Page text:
Come Round is such a fun concept – tell us something about the man behind the brand.
I used to be an in-house lawyer for EMI Music. Either a bored lawyer or a bad lawyer, I eventually gave in to my creative side and quit my legal career to devise various projects within EMI - everything from creating the UK’s first ever mainstream mash-up album to setting up EMI’s Brand Partnerships department. Well and truly bitten by the entrepreneurial bug, I then left EMI to set up a business to harness the power of online & offline word of mouth. And that’s how Come Round was born.
Social media influencers have really changed the marketing game – how did you come up with the Come Round concept?
At EMI, we were forever trying to get direct to our consumers. We weren’t. We’d make an album, sell it to an ever-reducing list of record stores, who would ultimately sell it to a music fan. We desperately needed to have a direct relationship with that music fan.
Having spent my latter ‘post-lawyer’ years at EMI working with a wide variety of well-known brands, I had the benefit of seeing how other sectors and businesses were tackling the ‘direct to consumer’ challenge. One day (on a slow bus journey home), I began thinking long and hard about the most ‘direct’ and genuine relationship a brand could have. That’s how I came up with the idea of running a series of parties themed around a product to create genuine and honest word-of-mouth (the most trusted form of marketing there is). I figured you can’t get much more direct than being in people’s homes and workplaces!
Come Round is not your typical start-up, how did you go about funding such an unusual concept?
Come Round was self-funding from the start, with everything run (by me and me alone) from the spare room at the top of my house. There would have been no sense back then in hiring staff and renting offices. That can (and should) all come later once the business has been proven and it’s turned from being just a concept to an actual revenue-generating business.
Social media marketing has become indispensable for most businesses, what are your top 3 tips for using social media marketing to grow a small business?
Create relevant content about your area of expertise. Become known as the experts for your field
Ensure your networking circles are large but relevant. Quality beats quantity
Post something regularly and network regularly. Don’t stay hidden!
Marketing strategies have really changed over the last few years; we’re now in the age of the online word of mouth recommendations. What do you think a great marketing campaign will look like in a few years’ time?
In the area of influencer marketing that we operate in, we’ve witnessed major changes in a relatively short period of time. It’s gone from being about bloggers (who happily blogged away for free as a hobby), to those bloggers being elevated to celebrity status (and requiring payment), to micro-influencers (bloggers with a lower following than the celebrity bloggers). And don’t forget the offline influencers who are incredibly important when chatting at the school gates, water fountain etc.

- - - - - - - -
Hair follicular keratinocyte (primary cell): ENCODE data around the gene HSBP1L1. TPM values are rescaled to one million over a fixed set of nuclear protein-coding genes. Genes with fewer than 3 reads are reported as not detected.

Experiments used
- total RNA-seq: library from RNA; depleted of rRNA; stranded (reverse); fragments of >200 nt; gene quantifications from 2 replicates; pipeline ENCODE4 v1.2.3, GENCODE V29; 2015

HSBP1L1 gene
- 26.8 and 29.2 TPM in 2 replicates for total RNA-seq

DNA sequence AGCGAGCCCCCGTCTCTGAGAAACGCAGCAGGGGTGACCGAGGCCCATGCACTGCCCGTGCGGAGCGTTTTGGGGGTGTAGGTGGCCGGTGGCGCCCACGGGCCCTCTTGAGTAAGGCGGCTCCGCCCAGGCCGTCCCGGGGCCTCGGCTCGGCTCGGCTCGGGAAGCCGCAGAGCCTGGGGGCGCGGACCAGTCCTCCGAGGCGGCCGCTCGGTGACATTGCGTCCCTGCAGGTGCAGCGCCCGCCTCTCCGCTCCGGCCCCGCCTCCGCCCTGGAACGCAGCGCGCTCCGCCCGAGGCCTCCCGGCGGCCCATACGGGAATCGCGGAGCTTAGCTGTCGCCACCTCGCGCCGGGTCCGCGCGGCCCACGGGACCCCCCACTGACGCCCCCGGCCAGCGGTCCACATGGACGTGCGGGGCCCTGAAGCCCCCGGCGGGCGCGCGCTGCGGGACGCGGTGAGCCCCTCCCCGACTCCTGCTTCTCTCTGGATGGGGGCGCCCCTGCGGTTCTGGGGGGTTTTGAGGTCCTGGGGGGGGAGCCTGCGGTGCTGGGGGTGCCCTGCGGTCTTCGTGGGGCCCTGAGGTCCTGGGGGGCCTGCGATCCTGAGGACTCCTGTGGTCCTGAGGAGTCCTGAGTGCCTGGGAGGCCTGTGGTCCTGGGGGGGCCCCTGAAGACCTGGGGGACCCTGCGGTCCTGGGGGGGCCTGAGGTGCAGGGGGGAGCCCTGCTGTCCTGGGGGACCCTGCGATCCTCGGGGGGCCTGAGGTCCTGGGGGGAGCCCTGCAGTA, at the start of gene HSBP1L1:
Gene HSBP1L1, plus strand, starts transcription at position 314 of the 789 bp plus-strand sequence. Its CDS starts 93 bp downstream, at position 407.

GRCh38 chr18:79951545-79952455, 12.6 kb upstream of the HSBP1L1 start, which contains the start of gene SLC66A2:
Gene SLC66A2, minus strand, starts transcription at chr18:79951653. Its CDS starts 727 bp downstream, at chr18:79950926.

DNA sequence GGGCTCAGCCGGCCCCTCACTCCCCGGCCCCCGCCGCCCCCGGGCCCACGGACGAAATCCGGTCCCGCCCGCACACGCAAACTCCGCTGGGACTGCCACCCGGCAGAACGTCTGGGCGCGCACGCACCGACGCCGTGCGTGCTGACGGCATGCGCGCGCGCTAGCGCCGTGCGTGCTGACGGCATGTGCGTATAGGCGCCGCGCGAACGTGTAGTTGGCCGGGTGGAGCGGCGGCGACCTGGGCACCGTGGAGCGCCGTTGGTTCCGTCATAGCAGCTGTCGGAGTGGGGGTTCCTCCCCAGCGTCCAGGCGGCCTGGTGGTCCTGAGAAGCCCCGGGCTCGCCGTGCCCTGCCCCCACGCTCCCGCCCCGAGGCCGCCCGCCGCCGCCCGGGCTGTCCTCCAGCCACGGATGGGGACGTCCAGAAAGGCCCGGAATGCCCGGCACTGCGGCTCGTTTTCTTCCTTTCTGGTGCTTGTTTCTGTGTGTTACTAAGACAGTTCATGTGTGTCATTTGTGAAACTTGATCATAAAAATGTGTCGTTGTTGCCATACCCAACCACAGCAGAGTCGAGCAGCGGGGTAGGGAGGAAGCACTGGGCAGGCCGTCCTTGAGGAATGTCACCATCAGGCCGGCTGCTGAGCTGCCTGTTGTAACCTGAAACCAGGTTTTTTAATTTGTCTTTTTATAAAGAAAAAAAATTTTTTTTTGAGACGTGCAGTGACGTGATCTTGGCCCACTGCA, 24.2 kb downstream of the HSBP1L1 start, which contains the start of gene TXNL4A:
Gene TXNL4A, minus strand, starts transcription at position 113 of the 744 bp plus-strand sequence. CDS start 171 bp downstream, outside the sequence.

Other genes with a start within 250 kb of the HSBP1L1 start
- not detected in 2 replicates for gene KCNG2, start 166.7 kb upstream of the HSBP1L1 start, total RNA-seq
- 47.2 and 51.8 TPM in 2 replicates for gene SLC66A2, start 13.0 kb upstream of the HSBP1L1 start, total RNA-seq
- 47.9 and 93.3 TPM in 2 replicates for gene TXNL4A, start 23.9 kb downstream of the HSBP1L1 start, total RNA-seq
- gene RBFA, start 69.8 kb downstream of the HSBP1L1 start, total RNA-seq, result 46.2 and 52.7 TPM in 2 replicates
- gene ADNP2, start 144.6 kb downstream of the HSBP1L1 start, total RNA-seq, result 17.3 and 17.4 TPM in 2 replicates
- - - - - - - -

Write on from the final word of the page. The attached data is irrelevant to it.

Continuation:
Offline is where it’s at in terms of increasing someone’s likelihood to purchase a product. So, I believe that a great marketing campaign should embrace all of these individuals as they all have something unique to offer. Combining offline influencers with online influencers produces a truly compelling and incredibly powerful mix when it comes to generating word-of-mouth recommendations and brand advocacy.
What do you know now that you wish you had known then?
Be patient and don’t panic (I’m a born panicker). It takes time to grow a business.
How do you unwind and appreciate your success?
Running my own business means I have a better chance of getting the work/home balance right. So unwinding these days means being involved more than ever in my daughters’ lives and doing family stuff more easily than when I was working for someone else.
If you could give one piece of advice to young entrepreneurs – what would it be?
Go for it! I wish I’d started my own business sooner. That said, I often think that if I had tried to launch Come Round sooner I would have been lacking the skills and experience that I picked up during my previous career. I’m a big believer in everything happening for a reason and so I guess starting the business when I did was, with retrospect, the right time to do it. That said, from an economic point of view, starting a business during the worst recession in recent memory probably wasn’t ideal. Then again, to have come through that and actually grown the business during a recession is a great comfort.
You’ve organised parties for the likes of Lego, Justin Bieber and Dyson – what is the most memorable party you have organised?
Our first ever campaign in 2010 - for the Twilight movie series - is the most memorable as it’s the one that got to us to where we are today. For any marketing agency, the success of your campaigns are critical to win new business with – this is even more the case in the early stages of a business. Our early campaigns were like dominos in that one well executed campaign led to another, which led to another and so on.
When you started pushing the business out there, how did you get the big brands to work with you?
I started off by approaching people within the industry which I knew best (the music industry). I deliberately set out to prove the business to that music industry and then broaden out to other entertainment sectors and then ultimately to food, drink, electronics, retail, fashion - which is where we are today.
You’ve had quite a lot of success so far, what are your plans for taking Come Round to the next level?
Staying ahead of the curve and keep delivering successful campaigns that exceed our clients’ objectives. I’m incredibly excited to be driving the business into new sectors and countries and making brand advocacy and word of mouth really happen for our clients.